Sunday, September 30, 2012
Saturday, September 29, 2012
The Huffington Post takes a bite out of the issue.
From the piece...
So here's the thing: With the exception of maybe Ignatius J. Reilly (and even he seems mostly like a caricature) or maybe Dolores Price or Sapphire's Precious, all of these overweight characters are flat characters (i.e., rather than round characters, to use E. M. Forster's categories). I know, it's pretty ironic. Generally, their weight becomes a defining characteristic that exhibits just a descriptor or two--comic, lazy, weak, evil, etc. Generally, there hasn't been a big range for overweight characters. They have often been a kind of cheap entertainment.
But maybe that is beginning to change. When I was growing up, people didn't talk about obesity the way we do now. It was a kind of taboo subject. But now that 34.4% of American adults are overweight and another 33.9% are obese (CDC, 2008). Obesity has become normalized in a way and it's beginning to be portrayed more fully in today's fiction. The title character of Big Ray weighs over 500 pounds and the narrator's feelings toward him (that is, my feelings toward my father) are complicated and complex, but this is only in part because of his obesity. The issues that led Big Ray to eat himself up over 500 pounds played out in other parts of his life, most notably for me in the way he treated his family, including me. He was the dominant personality in my childhood household and he expressed this emotionally and physically. I'm not suggesting obesity leads to violence and abuse, but in this particular instance, the troubles with food and the troubles with temper were inextricably linked. I don't have to forgive my obese father for the things he did, and I probably never will, but I can still appreciate the good that was in him. And in the character I based on him, I wanted to present the full range of his personality. Like all of us, no matter what size we are, he was human.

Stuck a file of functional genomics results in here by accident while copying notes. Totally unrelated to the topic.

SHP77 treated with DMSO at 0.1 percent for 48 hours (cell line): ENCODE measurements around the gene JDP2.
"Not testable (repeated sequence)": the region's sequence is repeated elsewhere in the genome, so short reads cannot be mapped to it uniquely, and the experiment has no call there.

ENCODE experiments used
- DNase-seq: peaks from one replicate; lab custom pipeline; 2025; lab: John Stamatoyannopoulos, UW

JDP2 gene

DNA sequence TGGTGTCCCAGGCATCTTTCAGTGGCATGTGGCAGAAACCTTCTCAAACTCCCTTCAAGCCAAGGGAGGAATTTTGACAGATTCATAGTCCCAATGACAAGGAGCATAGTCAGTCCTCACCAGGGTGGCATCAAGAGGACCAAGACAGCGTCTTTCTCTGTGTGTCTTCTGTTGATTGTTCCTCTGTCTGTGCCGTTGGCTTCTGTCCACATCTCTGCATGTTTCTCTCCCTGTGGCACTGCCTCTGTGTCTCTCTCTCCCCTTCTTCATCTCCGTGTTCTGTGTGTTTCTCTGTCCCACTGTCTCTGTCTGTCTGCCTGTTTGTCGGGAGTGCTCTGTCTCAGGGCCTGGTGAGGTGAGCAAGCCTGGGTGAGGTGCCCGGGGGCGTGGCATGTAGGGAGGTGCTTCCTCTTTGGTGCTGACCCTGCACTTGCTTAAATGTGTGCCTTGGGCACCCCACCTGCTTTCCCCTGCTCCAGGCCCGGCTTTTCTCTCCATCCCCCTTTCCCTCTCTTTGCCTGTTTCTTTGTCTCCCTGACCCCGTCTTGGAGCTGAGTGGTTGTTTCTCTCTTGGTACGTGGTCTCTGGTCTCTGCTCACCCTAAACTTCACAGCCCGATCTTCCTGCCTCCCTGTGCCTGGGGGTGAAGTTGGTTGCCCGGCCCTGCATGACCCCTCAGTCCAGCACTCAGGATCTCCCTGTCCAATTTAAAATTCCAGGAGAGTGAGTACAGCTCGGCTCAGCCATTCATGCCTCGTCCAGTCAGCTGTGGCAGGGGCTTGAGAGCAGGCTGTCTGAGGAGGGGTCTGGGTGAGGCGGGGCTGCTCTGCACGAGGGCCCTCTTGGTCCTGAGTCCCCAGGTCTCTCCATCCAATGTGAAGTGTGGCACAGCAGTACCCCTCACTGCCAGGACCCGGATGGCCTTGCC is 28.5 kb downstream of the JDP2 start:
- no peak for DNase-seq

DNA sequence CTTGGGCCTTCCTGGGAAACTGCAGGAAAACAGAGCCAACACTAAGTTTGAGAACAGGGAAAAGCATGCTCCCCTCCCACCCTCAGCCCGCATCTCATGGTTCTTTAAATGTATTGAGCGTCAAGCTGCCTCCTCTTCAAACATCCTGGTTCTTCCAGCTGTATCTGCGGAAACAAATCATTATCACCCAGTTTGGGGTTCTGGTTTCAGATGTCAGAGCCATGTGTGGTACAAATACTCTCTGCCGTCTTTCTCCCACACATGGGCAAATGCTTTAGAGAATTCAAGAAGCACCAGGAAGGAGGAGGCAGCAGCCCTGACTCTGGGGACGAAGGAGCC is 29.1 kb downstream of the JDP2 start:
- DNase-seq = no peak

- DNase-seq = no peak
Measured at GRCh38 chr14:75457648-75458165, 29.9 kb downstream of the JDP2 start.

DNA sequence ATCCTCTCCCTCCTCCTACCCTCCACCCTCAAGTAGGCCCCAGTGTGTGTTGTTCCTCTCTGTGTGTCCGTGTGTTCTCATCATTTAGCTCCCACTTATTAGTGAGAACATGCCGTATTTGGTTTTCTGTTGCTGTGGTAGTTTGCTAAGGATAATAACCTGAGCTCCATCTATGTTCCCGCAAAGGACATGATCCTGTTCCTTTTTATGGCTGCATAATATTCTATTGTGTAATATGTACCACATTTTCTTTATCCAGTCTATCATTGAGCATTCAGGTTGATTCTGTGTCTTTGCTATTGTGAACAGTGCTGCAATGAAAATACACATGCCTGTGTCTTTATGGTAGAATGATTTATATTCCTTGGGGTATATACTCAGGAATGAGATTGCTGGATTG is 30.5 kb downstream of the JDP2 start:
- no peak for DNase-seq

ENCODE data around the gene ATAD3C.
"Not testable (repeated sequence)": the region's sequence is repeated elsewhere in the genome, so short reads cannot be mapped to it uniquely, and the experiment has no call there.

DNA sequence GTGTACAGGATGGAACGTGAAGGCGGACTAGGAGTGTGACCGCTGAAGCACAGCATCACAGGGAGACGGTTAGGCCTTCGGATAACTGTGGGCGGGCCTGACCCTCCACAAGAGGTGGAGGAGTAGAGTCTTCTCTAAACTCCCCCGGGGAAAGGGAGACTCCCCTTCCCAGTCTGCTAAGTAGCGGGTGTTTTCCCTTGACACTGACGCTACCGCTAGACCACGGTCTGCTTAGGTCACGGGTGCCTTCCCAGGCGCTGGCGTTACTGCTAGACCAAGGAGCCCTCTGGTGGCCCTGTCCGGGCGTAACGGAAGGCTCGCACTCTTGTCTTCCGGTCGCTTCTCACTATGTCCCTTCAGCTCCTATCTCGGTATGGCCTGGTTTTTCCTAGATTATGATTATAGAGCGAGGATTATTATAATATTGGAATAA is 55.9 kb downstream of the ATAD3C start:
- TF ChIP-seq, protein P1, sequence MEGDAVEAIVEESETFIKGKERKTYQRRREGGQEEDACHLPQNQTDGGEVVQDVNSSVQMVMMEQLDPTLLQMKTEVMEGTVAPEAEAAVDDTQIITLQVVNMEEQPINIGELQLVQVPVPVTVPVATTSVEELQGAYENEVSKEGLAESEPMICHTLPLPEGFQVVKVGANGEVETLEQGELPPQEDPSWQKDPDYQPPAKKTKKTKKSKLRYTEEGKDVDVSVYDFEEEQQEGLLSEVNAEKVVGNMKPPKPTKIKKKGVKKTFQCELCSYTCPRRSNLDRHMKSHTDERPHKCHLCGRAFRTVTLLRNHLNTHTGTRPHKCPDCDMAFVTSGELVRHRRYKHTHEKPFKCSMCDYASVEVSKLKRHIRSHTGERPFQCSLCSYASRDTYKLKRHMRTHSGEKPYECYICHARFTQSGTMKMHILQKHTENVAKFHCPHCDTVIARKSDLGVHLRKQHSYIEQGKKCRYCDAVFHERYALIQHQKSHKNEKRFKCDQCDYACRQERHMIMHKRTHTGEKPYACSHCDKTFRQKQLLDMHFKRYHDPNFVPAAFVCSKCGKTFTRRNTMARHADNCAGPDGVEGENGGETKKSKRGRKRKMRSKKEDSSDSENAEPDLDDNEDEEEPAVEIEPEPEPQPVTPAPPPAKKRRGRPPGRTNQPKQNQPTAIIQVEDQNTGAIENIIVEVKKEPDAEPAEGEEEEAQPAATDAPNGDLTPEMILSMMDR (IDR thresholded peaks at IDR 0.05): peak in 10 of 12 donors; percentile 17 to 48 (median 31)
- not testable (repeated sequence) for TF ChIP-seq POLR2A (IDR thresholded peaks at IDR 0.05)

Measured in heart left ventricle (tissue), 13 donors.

A Hemingway collector has bequeathed his collection to USC.
From a piece in the Huffington Post...
The 70-year-old Grissom was joined by his wife Julie, 46, at a special showing of the collection in the Ernest F. Hollings Special Collection Library on USC's Columbia campus. Dozens of books in their original dust jackets, along with pamphlets, magazines, proofs and papers are on display in glass-covered cases.
Teachers will be able to access the collection to help students better understand Hemingway's creative writing process, university officials said.
"It provides a tremendous resource. It makes writing real in a very powerful way," said William Rivers, chairman of the university's English Department. "There is no other place in the world now where scholars can go to look at Hemingway's primary materials."
Grissom said his efforts began in his 20s as a medical student, and grew over the years. From the time he first read "The Green Hills of Africa," until he published his own bibliography of Hemingway's work in 2011, Grissom said he intended his collection to be used by scholars.
Grissom said the collection includes more than 1,200 copies of novels and first editions as well as 2,500 additional items such as editor's proofs that few collectors even know exist.
Friday, September 28, 2012
Do fairy tales still have appeal? The world’s stubborn refusal to grant our wishes lies behind the sudden revival of old stories.
From a story in the Prospect...
At the same time that storytelling seems an obsolete handicraft, classic stories—the bloody, surreal folk inventions we know as fairy tales—seem to be having a revival. It’s even possible that in a time of economic uncertainty, readers are drawn to the oldest, most familiar stories. What else explains the simultaneous appearance of Grimm Tales: For Young and Old, in which Philip Pullman has translated 50 of his favourite stories from the classic German storytellers; a slimmer selection of tales, Long Ago and Far Away, that draws from French and Italian sources; and the new study The Irresistible Fairy Tale, by Jack Zipes, the dean of academic fairy-tale studies? And that’s just the books: the last few months have seen two movie versions of the Snow White story, Mirror, Mirror, starring Julia Roberts, and the darker Snow White and the Huntsman, starring Kristen Stewart. Viewers of American TV can tune in to Grimm, a show about a police detective with magic powers who is called upon to fight supernatural monsters; and Once Upon a Time, in which ordinary human beings are revealed to be the avatars of fairy-tale characters like Prince Charming and Rumpelstiltskin.